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FRI0337 Association Between Serum Uric Acid Levels and Cardiovascular Risk. A Post HOC Analysis of the European Cardiovascular Risk Patients: Disease Prevention and Management in Usual Daily Practice (Eurika) Study
  1. C. Borghi1,
  2. J. Nuevo2,
  3. J. Medina2,
  4. F. Tubach3
  1. 1University of Bologna, Bologna, Italy
  2. 2AstraZeneca, Madrid, Spain
  3. 3Université Paris-Diderot, Paris, France

Abstract

Background There is a growing body of evidence that suggests that serum uric acid (sUA) is associated with a variety of comorbidities in gout, most notably cardiovascular (CV) and renal disease. A better understanding of this association is important to fully describe the overall burden of hyperuricemia and to describe the full clinical impact that this condition has on patients with increased CV risk.

Objectives To evaluate the association between sUA levels and calculated CV risk scores using the Systematic COronary Risk Evaluation (SCORE) and SCORE-high-density lipoprotein (HDL) cholesterol (C) (whereby total C and HDL-C are considered independent variables) algorithms.

Methods Post-hoc analysis of the EURIKA study database, which was a multicenter, multinational, cross-sectional study, involving primary care and outpatient clinics involved in primary prevention from 12 European countries between May 2009 and January 2010. Patients enrolled in the EURIKA study (aged ≥50 years and having ≥1 selected CV risk factor), with a valid determination of sUA were considered for this post hoc analysis. Multivariate linear regression models were fitted to assess the association between sUA levels and CV risk scores, including selected potential confounders (country, number of comorbidities, number of CV risk factors, at least one lipid-lowering drug and/or at least one anti-hypertensive drug).

Results The full EURIKA population included 7580 patients, of whom 7531 had a valid determination of an sUA level. The mean (SD) age of the patients was 63.2 (9.0) and 51.7% were female. sUA was significantly associated with CV risk scores (Pearson correlation coefficient 0.17 [95% CI 0.15–0.19; p<0.0001] for SCORE and 0.23 [95% CI 0.21–0.25; p<0.0001] for SCORE-HDL) in the entire analysis population. After adjustment for selected potential confounders, sUA was confirmed as a factor significantly associated with increased CV risk scores (SCORE, p<0.0001; SCORE-HDL, p<0.0001).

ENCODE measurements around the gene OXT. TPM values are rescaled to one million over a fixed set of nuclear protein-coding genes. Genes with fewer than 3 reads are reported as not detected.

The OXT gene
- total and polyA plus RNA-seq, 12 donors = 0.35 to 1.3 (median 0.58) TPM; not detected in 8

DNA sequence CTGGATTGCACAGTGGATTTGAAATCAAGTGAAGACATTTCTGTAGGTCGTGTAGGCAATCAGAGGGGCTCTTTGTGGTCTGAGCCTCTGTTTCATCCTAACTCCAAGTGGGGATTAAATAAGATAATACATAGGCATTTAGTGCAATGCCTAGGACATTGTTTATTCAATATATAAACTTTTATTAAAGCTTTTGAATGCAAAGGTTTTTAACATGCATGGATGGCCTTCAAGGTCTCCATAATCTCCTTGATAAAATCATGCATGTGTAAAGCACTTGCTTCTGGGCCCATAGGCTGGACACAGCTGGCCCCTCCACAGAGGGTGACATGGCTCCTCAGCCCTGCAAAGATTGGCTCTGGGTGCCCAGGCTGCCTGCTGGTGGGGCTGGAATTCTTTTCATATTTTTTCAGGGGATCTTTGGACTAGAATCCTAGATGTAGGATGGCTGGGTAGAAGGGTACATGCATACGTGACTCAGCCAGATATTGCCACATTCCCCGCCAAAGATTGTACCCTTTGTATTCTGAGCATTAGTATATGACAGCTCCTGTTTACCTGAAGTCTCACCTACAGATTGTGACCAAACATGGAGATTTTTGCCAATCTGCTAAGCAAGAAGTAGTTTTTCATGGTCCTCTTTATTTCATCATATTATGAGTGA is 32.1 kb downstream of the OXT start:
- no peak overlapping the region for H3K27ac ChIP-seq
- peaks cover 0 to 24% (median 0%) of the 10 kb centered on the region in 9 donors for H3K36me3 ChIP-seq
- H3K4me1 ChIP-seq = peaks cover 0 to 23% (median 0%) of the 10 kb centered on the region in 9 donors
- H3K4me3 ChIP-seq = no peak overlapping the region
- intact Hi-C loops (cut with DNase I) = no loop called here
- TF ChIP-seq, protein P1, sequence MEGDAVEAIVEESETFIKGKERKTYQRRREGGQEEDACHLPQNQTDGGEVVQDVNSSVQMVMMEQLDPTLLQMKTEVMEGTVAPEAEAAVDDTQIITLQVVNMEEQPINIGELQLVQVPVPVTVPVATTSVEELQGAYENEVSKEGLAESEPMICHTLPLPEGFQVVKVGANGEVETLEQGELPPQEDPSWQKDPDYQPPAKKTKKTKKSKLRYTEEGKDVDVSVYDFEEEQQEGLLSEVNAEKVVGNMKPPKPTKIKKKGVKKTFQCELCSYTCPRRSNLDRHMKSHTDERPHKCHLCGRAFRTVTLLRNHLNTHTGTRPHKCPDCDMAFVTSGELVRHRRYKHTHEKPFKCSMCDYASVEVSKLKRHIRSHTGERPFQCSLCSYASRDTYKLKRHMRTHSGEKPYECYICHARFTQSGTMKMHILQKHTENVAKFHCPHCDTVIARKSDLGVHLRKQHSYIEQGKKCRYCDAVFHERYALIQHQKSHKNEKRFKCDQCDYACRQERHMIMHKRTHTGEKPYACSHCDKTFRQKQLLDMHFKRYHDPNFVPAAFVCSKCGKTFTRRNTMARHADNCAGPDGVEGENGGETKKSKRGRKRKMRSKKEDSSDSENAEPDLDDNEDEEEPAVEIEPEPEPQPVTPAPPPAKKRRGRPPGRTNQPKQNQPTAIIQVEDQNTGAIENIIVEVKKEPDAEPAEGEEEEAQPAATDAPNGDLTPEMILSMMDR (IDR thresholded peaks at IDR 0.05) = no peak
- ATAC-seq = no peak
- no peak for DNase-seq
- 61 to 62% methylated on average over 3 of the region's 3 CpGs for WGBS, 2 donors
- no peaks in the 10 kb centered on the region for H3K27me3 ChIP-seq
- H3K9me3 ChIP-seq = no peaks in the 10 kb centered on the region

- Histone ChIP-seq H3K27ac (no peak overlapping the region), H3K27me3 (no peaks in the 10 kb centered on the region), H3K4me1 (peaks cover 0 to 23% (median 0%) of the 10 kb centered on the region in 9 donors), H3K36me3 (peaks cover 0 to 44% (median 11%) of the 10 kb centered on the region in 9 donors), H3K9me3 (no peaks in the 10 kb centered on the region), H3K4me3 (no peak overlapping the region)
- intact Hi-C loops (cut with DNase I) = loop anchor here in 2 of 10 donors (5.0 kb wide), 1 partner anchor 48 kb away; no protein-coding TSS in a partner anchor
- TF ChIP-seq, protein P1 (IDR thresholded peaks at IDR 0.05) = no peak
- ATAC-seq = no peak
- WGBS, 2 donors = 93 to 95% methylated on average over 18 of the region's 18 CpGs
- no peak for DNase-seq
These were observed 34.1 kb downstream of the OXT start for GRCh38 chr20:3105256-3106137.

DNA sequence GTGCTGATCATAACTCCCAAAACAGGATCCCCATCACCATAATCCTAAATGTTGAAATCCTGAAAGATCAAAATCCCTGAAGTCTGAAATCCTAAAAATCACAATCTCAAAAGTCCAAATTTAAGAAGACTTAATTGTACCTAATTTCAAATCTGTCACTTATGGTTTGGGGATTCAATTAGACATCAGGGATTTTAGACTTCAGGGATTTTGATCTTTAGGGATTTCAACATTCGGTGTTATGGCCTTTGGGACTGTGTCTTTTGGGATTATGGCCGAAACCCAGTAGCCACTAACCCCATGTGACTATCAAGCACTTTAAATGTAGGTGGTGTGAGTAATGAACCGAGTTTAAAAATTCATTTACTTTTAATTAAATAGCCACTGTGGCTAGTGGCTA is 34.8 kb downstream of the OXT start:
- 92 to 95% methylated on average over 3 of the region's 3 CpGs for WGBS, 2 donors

Conclusions Based on this multinational European study, elevated sUA levels were shown to be an associated factor for increased CV risk. Awareness of SUA levels may be an important aspect of CV risk assessment. Further examination in larger patient populations is warranted to assess the impact of sUA levels in those having or who may be susceptible to CV disease.

References

  1. Krishnan E, Baker JF, Furst DE and Schumacher HR. Arthritis Rheum 2006;54:2688–2696.

  2. Krishnan E, Svendsen K, Neaton JD, Grandits G, Kuller LH, MRFIT Research Group. Arch Intern Med 2008;168(10):1104–1110.

  3. Richette P, Clerson P, Périssin L, Flipo RM, Bardin T. Ann Rheum Dis 2015;74(1):142–147.

Acknowledgements This study was funded by AstraZeneca. Editorial support was provided by PAREXEL and funded by AstraZeneca.

Disclosure of Interest C. Borghi Consultant for: Amgen, Sanofi, Menarini, Servier, Novartis, Eli Lilly, Speakers bureau: Amgen, Sanofi, Servier, Novartis, St. Jude Medical, J. Nuevo Employee of: AstraZeneca, J. Medina Employee of: AstraZeneca, F. Tubach Grant/research support from: AstraZeneca

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